Atoms and Molecules

Structure of the Atom

How did scientists determine that atoms consist of electrons, neutrons, and protons?

Originally atoms were thought to be the smallest unit of matter, but in the late nineteenth century experiments allowed scientists to finally probe inside atoms. Some of these first experiments were carried out by the British physicist J. J. Thomson, who discovered the electron. He noticed that the rays (actually rays of electrons, though he didn’t know it at the time) were deflected by electrically charged plates and concluded that these rays must consist of charged particles that were much smaller than atoms themselves.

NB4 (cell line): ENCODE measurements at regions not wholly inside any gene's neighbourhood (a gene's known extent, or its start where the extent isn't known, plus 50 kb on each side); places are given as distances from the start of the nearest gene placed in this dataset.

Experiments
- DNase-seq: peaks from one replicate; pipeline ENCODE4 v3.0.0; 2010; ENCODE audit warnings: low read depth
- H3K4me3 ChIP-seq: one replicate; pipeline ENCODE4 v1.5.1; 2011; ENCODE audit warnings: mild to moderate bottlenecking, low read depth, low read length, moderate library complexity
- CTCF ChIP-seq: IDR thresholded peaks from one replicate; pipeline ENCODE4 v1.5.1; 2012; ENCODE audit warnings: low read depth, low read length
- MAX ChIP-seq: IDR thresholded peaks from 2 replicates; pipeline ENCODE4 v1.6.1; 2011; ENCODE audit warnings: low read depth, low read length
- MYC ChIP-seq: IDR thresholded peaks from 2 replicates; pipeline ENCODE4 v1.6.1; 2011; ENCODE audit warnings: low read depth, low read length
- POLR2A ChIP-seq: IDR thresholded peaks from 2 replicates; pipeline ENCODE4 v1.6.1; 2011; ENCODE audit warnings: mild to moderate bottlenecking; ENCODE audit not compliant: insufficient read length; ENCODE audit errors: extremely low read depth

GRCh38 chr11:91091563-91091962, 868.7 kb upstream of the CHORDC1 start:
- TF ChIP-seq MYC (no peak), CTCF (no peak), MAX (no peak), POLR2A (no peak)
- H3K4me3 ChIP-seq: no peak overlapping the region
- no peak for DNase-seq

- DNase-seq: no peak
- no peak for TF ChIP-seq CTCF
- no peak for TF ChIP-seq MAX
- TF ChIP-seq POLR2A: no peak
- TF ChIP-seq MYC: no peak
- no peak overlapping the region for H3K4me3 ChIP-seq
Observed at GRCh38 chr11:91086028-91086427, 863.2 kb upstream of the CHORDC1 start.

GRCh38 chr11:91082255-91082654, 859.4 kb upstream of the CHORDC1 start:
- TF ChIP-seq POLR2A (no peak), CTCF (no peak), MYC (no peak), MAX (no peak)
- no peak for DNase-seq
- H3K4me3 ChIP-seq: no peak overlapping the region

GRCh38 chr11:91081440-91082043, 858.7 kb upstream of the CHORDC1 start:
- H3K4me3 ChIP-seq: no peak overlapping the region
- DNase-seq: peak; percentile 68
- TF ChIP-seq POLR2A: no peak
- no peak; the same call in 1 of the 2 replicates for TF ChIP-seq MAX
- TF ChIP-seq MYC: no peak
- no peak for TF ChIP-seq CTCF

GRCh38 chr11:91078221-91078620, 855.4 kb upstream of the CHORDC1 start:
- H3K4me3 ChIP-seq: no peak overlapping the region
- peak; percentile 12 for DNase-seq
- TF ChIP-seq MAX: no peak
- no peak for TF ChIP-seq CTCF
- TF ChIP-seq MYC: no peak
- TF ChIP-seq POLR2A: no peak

Thomson’s first graduate student, Ernest Rutherford, continued to investigate the nature of the atom. In the early twentieth century, Rutherford carried out a now-famous experiment in which radioactive particles were shot through extremely thin gold foil. While some bounced off of the nuclei in different directions, most of the particles actually passed through the foil undeflected. Rutherford interpreted this as an indication that the atoms making up the foil must consist of mostly empty space. Over his career, he developed the picture of the atom as a positively charged center surrounded by electrons, and he also proposed that there must be neutral particles (neutrons) to explain the different isotopes of a given element.


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